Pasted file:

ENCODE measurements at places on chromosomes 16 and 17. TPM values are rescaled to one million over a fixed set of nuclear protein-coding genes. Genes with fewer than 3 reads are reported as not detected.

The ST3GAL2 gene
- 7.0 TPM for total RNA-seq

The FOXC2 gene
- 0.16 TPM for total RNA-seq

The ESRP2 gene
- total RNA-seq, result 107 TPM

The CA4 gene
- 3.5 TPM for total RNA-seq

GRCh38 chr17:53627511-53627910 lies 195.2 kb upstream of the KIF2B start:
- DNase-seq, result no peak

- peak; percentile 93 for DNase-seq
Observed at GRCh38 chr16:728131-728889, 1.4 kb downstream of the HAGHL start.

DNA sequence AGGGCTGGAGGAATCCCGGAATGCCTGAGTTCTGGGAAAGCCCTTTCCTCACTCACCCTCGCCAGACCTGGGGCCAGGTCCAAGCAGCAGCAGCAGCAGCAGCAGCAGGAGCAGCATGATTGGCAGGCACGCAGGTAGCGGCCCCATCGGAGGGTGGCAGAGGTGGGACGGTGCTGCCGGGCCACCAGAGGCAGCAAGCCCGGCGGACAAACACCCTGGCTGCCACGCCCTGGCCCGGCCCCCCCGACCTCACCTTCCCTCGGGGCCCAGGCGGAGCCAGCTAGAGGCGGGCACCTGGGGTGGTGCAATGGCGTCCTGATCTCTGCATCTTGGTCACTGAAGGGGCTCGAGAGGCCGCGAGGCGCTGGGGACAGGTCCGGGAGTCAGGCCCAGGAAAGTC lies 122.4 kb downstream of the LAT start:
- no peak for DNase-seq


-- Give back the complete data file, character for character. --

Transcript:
ENCODE measurements at places on chromosomes 16 and 17. TPM values are rescaled to one million over a fixed set of nuclear protein-coding genes. Genes with fewer than 3 reads are reported as not detected.

The ST3GAL2 gene
- 7.0 TPM for total RNA-seq

The FOXC2 gene
- 0.16 TPM for total RNA-seq

The ESRP2 gene
- total RNA-seq, result 107 TPM

The CA4 gene
- 3.5 TPM for total RNA-seq

GRCh38 chr17:53627511-53627910 lies 195.2 kb upstream of the KIF2B start:
- DNase-seq, result no peak

- peak; percentile 93 for DNase-seq
Observed at GRCh38 chr16:728131-728889, 1.4 kb downstream of the HAGHL start.

DNA sequence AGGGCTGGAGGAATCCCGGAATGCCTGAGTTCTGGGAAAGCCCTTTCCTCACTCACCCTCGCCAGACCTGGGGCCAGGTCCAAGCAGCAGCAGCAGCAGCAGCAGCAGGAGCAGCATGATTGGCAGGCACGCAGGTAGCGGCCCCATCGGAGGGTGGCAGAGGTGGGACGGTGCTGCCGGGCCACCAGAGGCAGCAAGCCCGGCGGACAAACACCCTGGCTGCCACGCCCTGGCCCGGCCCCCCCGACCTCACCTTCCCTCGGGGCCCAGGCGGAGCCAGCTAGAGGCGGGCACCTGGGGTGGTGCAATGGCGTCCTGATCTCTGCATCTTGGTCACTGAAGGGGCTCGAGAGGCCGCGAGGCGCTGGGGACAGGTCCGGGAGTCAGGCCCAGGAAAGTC lies 122.4 kb downstream of the LAT start:
- no peak for DNase-seq